147 west 48th street


the first new york pizza

It’s almost inconceivable to think of a New York without pizza–no dollar slices, no hitting up the latest wood/brick/coal-oven joint, no arguing over the city’s best slice. But until September 20, 1944, New Yorkers lived this deprived life. It was on this day that the New York Times first introduced the word “pizza.”

Around this time, American troops were plenty in Italy, and they were enjoying the saucy, cheesy delicacy of their host country. The article, titled “News of Food: Pizza, a Pie Popular in Southern Italy, Is Offered Here for Home Consumption,” describes the new food as “a pie made from a yeast dough and filled [their meaning for “topped”] with any number of different centers, each one containing tomatoes. Cheese, mushrooms, anchovies, capers, onions and so on may be used.”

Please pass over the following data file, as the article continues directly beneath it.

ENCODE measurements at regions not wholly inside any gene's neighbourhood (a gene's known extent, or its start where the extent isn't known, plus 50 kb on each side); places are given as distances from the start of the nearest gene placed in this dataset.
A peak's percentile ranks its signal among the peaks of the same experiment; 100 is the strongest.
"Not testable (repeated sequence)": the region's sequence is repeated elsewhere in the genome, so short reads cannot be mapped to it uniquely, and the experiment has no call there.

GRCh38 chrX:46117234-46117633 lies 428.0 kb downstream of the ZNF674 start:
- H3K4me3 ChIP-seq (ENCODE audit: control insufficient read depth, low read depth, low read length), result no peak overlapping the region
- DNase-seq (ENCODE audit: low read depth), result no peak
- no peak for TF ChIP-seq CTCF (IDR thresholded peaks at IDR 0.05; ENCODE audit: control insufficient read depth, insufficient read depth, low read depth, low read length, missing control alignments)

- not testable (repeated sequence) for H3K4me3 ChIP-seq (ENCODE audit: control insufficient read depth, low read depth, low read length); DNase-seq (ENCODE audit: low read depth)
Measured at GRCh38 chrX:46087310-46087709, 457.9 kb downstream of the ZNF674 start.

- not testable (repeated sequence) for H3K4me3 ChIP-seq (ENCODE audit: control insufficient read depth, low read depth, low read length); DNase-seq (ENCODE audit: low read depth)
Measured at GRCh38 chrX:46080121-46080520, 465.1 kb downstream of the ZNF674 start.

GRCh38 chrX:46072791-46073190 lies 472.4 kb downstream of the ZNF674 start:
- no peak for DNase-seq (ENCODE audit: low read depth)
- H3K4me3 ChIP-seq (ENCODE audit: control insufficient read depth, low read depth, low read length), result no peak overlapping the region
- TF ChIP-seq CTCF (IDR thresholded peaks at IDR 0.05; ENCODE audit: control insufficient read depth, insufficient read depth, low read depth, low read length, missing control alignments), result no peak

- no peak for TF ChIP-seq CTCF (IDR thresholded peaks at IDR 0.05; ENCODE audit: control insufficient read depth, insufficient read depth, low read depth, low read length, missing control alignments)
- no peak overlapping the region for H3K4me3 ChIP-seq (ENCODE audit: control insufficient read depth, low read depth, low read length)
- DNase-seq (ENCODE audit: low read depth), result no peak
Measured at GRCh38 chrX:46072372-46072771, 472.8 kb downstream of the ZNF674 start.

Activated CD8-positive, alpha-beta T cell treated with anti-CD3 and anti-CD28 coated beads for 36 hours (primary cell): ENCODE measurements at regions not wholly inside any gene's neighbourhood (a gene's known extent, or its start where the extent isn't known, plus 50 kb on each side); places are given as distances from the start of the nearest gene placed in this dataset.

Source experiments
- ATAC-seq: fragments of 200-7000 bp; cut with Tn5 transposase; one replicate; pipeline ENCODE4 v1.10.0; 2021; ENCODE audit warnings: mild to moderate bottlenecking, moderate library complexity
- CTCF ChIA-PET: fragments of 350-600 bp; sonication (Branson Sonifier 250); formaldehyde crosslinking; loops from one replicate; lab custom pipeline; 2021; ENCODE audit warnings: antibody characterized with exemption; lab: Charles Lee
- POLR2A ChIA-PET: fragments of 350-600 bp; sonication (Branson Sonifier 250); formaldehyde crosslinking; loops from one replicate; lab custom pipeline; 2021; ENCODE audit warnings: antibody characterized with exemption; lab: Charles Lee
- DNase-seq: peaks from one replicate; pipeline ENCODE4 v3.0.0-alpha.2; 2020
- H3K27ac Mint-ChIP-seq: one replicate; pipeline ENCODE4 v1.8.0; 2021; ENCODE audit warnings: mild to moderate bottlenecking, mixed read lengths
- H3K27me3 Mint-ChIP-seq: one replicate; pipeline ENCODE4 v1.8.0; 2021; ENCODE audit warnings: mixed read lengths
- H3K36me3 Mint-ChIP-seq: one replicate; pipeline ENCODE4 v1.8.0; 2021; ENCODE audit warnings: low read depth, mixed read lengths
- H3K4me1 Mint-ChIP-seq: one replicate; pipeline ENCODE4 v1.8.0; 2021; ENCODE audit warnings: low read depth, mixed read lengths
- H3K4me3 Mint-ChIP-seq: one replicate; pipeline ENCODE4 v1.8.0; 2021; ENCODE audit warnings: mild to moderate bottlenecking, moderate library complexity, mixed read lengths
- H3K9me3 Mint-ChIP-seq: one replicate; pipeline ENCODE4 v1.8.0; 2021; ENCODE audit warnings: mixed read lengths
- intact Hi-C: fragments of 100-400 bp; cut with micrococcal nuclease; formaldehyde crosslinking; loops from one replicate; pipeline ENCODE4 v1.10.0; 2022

The rest of the pizza history here


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